1919 NE Ione Street Camas WA 98607 * (360) 833-5600 * fax (360) 833-5601
Hayes Freedom High School teacher Mike Brasch has been named Teacher of the Year by the Camas-Washougal Chamber of Commerce. An eight-year veteran of the Camas School District, Brasch is recognized as a consummate professional whose warm, caring personality strengthens his teaching practice and his relationships with students. According to Principal Amy Holmes, “Mike is everything teaching should be about: keeping the focus on doing what is right and best for kids so they can learn and grow in all kinds of ways. He teaches them skills for successful lives.”
As an educator, Brasch underscores his lessons with authenticity, beginning with the Hayes Freedom motto: Be Kind, Be Proud, Be Fearless. To that motto, Brasch adds: “Be genuine—kids can spot a phony. Be prepared and ready for the day—kids can tell when you don’t know what you are doing or talking about.”
Brasch spent much of his career teaching in the Clark County area. In 2008, he joined the Camas staff at Dorothy Fox Elementary. Brasch moved to Hayes Freedom High School 2009. He quickly found this micro-learning community to be a fantastic place to work and teach. “I am a lucky man to have been allowed to finish my teaching career in Camas at Hayes Freedom High School. We have a terrific leader, Amy Holmes, and a great group of teachers, support staff, and kids. We are a team. When we all do a little, a lot gets done,” he said.
“In teaching, I realized that if I paid attention, I could learn how best to teach the kids I was working with. They may not have been able to tell me, but if I observed them and watched carefully I would be able to craft lessons to match the ways they learned best,” said Brash.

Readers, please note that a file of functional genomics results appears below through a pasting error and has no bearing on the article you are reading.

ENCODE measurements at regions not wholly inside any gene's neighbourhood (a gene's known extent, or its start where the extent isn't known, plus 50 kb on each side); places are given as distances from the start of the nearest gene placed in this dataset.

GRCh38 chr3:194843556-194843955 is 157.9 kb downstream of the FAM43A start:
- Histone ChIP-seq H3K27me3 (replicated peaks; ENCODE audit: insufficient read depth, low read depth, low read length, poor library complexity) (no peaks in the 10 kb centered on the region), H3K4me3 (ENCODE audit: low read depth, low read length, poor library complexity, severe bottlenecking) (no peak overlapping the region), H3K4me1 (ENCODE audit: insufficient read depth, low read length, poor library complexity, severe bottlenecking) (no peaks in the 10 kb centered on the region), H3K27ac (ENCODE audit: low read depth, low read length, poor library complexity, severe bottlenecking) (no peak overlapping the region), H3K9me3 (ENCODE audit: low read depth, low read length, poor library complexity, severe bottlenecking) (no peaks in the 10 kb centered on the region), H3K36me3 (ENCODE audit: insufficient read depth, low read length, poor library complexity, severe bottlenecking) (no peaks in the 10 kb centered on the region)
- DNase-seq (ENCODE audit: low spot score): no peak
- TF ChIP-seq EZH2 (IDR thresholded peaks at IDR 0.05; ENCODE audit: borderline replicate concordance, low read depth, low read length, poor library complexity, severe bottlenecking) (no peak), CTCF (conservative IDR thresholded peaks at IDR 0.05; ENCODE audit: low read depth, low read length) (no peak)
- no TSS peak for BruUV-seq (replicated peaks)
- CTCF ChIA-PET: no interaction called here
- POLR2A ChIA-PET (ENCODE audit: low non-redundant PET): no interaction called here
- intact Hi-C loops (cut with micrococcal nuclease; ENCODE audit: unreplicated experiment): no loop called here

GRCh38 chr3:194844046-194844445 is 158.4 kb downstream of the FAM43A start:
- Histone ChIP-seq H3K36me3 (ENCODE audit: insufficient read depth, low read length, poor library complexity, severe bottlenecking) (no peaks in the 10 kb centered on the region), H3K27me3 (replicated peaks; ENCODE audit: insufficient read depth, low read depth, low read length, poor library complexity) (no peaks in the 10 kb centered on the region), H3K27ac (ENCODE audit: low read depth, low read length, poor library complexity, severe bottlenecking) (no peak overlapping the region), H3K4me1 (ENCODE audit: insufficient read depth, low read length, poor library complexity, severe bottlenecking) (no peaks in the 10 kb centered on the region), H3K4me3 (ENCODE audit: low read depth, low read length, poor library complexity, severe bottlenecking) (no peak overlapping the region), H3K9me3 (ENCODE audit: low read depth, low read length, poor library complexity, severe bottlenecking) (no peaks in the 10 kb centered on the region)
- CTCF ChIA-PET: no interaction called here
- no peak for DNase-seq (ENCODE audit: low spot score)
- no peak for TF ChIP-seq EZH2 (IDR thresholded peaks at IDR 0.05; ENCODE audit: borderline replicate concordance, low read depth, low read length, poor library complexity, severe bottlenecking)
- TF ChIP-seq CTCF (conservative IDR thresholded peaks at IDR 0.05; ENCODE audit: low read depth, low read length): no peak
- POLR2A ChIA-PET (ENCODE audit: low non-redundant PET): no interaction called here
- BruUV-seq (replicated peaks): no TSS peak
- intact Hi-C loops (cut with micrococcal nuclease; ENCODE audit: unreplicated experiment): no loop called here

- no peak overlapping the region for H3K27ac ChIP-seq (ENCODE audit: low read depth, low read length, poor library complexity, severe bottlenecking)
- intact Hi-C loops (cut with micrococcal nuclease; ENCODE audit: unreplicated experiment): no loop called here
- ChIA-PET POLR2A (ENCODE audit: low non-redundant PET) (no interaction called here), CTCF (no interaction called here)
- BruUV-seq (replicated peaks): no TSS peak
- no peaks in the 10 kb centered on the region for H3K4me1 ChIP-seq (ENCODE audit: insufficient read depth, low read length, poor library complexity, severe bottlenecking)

The early years
Mike Brasch was born and raised in Spokane, Washington, and is the oldest of seven children. His mother was a registered nurse and his father was a masonry contractor. Mike attended Gonzaga Prep and Central Valley High before moving to Ellensburg to attend Central Washington State College (now Central Washington University). His extra-curricular activities included baseball, football, tennis, and a stint as the basketball team manager/statistician. He was also president of the Letterman’s Club and student body vice-president.
Brasch’s first jobs were labor intensive as he assisted his father with masonry jobs. He also worked in the irrigation and tile industries. After college, his first teaching job was in the Hockinson School District as a second grade teacher.
Growing up, Brasch never had a clear picture of what he planned to be as an adult and considered following in his father’s footsteps. The decision to become a teacher was made in college when a friend suggested he consider the teaching program. A professor in the program made an instant connection with Brasch, and he found a real fellowship with students studying to become educators. These factors combined, minting the desire to become a teacher himself. Generations later, he still loves the vocation.
“After 41 years, I still like getting up and going to work. I feel connected to the kids and staff I work with,” commented Brasch. He finds that education is a life-long journey. “When you are green you grow, when you are ripe you rot. I am still green,” he added.